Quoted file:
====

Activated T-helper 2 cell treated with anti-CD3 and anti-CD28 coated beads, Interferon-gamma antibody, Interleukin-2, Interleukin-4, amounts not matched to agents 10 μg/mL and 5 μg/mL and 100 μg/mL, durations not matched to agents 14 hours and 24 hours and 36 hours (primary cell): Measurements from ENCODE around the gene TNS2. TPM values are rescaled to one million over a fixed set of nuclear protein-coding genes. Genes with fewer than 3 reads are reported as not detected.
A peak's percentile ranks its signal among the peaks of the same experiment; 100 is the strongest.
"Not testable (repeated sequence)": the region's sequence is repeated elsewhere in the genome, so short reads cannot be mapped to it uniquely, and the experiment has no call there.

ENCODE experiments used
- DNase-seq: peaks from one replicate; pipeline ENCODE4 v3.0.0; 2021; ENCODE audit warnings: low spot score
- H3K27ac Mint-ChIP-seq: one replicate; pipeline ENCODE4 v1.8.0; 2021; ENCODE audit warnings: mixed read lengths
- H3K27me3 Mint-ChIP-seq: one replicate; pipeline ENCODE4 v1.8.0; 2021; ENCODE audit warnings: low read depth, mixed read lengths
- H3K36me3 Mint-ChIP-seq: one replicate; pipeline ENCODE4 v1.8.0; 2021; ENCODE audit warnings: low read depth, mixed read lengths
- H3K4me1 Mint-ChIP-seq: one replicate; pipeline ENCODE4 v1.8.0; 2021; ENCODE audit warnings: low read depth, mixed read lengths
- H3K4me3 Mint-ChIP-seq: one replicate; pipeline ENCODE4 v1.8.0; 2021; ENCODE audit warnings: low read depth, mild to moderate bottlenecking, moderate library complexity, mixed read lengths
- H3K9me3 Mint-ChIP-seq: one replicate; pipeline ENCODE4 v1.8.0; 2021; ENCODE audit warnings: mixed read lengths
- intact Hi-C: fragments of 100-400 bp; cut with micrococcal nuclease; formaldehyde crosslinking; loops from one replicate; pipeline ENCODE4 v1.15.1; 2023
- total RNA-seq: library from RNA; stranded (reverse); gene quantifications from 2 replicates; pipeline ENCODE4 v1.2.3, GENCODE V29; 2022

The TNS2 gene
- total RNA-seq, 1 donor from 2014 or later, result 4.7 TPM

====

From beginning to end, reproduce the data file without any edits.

Activated T-helper 2 cell treated with anti-CD3 and anti-CD28 coated beads, Interferon-gamma antibody, Interleukin-2, Interleukin-4, amounts not matched to agents 10 μg/mL and 5 μg/mL and 100 μg/mL, durations not matched to agents 14 hours and 24 hours and 36 hours (primary cell): Measurements from ENCODE around the gene TNS2. TPM values are rescaled to one million over a fixed set of nuclear protein-coding genes. Genes with fewer than 3 reads are reported as not detected.
A peak's percentile ranks its signal among the peaks of the same experiment; 100 is the strongest.
"Not testable (repeated sequence)": the region's sequence is repeated elsewhere in the genome, so short reads cannot be mapped to it uniquely, and the experiment has no call there.

ENCODE experiments used
- DNase-seq: peaks from one replicate; pipeline ENCODE4 v3.0.0; 2021; ENCODE audit warnings: low spot score
- H3K27ac Mint-ChIP-seq: one replicate; pipeline ENCODE4 v1.8.0; 2021; ENCODE audit warnings: mixed read lengths
- H3K27me3 Mint-ChIP-seq: one replicate; pipeline ENCODE4 v1.8.0; 2021; ENCODE audit warnings: low read depth, mixed read lengths
- H3K36me3 Mint-ChIP-seq: one replicate; pipeline ENCODE4 v1.8.0; 2021; ENCODE audit warnings: low read depth, mixed read lengths
- H3K4me1 Mint-ChIP-seq: one replicate; pipeline ENCODE4 v1.8.0; 2021; ENCODE audit warnings: low read depth, mixed read lengths
- H3K4me3 Mint-ChIP-seq: one replicate; pipeline ENCODE4 v1.8.0; 2021; ENCODE audit warnings: low read depth, mild to moderate bottlenecking, moderate library complexity, mixed read lengths
- H3K9me3 Mint-ChIP-seq: one replicate; pipeline ENCODE4 v1.8.0; 2021; ENCODE audit warnings: mixed read lengths
- intact Hi-C: fragments of 100-400 bp; cut with micrococcal nuclease; formaldehyde crosslinking; loops from one replicate; pipeline ENCODE4 v1.15.1; 2023
- total RNA-seq: library from RNA; stranded (reverse); gene quantifications from 2 replicates; pipeline ENCODE4 v1.2.3, GENCODE V29; 2022

The TNS2 gene
- total RNA-seq, 1 donor from 2014 or later, result 4.7 TPM